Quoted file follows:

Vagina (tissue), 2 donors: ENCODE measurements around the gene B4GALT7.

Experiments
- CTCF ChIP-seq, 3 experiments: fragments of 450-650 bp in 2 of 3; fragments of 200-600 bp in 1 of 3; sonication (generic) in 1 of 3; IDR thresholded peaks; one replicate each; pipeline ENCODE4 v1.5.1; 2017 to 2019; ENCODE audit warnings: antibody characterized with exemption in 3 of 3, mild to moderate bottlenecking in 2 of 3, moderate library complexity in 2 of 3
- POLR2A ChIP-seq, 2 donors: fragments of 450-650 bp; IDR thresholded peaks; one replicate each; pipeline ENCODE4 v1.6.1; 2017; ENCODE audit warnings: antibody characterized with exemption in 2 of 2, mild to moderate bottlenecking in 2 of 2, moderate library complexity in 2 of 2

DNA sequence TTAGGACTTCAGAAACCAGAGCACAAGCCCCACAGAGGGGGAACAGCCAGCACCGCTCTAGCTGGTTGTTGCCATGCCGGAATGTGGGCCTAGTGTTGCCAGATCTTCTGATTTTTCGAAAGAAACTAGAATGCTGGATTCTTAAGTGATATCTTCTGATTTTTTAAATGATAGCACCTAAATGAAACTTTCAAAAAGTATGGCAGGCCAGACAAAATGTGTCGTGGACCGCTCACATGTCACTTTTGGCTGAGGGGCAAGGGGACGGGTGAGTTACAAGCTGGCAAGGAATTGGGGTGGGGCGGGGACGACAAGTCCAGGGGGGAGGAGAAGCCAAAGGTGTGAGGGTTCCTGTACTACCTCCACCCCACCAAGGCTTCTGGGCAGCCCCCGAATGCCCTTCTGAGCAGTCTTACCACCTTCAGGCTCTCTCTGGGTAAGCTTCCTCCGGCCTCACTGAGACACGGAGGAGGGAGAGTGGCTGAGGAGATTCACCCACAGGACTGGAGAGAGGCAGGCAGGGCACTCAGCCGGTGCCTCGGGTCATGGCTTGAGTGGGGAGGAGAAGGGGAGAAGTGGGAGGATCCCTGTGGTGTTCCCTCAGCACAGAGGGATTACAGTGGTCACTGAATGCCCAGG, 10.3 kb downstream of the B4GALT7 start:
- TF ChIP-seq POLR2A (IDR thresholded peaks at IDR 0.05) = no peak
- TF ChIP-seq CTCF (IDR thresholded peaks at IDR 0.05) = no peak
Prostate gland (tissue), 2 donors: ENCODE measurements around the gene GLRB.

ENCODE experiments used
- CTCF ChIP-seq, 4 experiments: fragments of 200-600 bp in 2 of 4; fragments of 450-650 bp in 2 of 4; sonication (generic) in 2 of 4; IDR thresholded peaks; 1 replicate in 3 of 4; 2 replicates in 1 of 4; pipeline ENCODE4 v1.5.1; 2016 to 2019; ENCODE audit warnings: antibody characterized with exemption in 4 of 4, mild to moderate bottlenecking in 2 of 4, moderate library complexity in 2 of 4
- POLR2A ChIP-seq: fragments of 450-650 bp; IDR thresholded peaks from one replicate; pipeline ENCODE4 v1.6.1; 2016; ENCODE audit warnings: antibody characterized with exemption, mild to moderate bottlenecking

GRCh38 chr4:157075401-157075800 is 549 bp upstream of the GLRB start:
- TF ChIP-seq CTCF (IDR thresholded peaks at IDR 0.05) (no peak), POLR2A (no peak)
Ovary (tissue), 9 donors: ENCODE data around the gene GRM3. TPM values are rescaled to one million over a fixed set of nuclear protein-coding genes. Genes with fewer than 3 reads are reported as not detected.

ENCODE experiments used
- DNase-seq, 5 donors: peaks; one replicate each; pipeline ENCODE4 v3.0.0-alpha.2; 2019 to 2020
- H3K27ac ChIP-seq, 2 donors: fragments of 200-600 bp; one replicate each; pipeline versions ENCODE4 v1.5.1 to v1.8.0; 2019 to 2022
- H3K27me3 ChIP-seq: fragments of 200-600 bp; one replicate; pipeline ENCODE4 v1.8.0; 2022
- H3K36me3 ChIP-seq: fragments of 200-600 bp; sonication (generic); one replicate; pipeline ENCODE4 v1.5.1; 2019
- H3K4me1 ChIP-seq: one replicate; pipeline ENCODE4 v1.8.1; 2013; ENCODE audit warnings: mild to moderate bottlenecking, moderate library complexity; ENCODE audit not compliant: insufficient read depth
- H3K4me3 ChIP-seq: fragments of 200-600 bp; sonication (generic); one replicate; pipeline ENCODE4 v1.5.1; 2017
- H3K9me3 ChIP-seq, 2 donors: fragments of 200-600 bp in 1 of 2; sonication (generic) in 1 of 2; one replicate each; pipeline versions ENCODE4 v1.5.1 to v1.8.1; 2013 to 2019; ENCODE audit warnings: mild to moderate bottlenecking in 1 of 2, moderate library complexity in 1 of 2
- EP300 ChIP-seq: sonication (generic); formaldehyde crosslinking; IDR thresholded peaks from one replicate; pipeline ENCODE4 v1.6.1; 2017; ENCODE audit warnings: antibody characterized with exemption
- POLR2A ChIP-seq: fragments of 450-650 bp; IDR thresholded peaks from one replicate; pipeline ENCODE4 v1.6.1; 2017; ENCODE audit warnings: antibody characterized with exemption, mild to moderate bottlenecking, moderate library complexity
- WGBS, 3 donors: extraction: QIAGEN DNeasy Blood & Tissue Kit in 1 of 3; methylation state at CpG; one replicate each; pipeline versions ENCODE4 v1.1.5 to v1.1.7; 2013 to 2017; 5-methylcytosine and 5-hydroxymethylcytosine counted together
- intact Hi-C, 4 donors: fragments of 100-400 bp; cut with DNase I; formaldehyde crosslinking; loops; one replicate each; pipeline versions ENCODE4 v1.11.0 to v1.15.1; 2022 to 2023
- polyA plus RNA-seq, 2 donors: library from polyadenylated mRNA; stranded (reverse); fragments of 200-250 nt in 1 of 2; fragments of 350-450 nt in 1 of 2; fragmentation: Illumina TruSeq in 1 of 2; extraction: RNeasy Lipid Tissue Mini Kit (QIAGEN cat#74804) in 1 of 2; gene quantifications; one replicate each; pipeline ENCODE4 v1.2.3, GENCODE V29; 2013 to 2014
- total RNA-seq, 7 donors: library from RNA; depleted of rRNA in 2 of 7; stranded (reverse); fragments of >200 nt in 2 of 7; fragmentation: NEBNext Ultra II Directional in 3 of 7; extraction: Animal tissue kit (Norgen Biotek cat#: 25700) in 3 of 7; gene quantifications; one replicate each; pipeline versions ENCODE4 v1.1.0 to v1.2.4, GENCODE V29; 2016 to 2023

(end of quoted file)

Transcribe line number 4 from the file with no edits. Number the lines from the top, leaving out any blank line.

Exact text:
- POLR2A ChIP-seq, 2 donors: fragments of 450-650 bp; IDR thresholded peaks; one replicate each; pipeline ENCODE4 v1.6.1; 2017; ENCODE audit warnings: antibody characterized with exemption in 2 of 2, mild to moderate bottlenecking in 2 of 2, moderate library complexity in 2 of 2